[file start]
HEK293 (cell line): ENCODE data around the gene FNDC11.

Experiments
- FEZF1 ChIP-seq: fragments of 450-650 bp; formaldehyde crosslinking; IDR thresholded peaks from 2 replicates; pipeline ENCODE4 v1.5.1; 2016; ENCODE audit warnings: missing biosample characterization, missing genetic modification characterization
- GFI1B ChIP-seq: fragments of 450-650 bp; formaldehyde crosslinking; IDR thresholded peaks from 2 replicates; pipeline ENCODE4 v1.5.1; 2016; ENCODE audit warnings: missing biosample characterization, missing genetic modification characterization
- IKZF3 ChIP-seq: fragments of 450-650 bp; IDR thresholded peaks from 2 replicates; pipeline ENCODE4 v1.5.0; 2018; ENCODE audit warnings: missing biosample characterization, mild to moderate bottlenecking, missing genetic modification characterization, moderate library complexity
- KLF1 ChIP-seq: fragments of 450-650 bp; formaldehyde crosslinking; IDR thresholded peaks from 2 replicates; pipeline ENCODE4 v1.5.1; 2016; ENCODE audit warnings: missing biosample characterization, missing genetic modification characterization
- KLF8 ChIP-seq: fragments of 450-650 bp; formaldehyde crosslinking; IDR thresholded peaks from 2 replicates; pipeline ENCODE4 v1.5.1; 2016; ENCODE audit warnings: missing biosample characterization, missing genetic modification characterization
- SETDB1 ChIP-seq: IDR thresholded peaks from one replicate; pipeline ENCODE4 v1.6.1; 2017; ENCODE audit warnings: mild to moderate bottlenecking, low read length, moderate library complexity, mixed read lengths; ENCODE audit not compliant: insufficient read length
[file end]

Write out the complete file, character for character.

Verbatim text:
HEK293 (cell line): ENCODE data around the gene FNDC11.

Experiments
- FEZF1 ChIP-seq: fragments of 450-650 bp; formaldehyde crosslinking; IDR thresholded peaks from 2 replicates; pipeline ENCODE4 v1.5.1; 2016; ENCODE audit warnings: missing biosample characterization, missing genetic modification characterization
- GFI1B ChIP-seq: fragments of 450-650 bp; formaldehyde crosslinking; IDR thresholded peaks from 2 replicates; pipeline ENCODE4 v1.5.1; 2016; ENCODE audit warnings: missing biosample characterization, missing genetic modification characterization
- IKZF3 ChIP-seq: fragments of 450-650 bp; IDR thresholded peaks from 2 replicates; pipeline ENCODE4 v1.5.0; 2018; ENCODE audit warnings: missing biosample characterization, mild to moderate bottlenecking, missing genetic modification characterization, moderate library complexity
- KLF1 ChIP-seq: fragments of 450-650 bp; formaldehyde crosslinking; IDR thresholded peaks from 2 replicates; pipeline ENCODE4 v1.5.1; 2016; ENCODE audit warnings: missing biosample characterization, missing genetic modification characterization
- KLF8 ChIP-seq: fragments of 450-650 bp; formaldehyde crosslinking; IDR thresholded peaks from 2 replicates; pipeline ENCODE4 v1.5.1; 2016; ENCODE audit warnings: missing biosample characterization, missing genetic modification characterization
- SETDB1 ChIP-seq: IDR thresholded peaks from one replicate; pipeline ENCODE4 v1.6.1; 2017; ENCODE audit warnings: mild to moderate bottlenecking, low read length, moderate library complexity, mixed read lengths; ENCODE audit not compliant: insufficient read length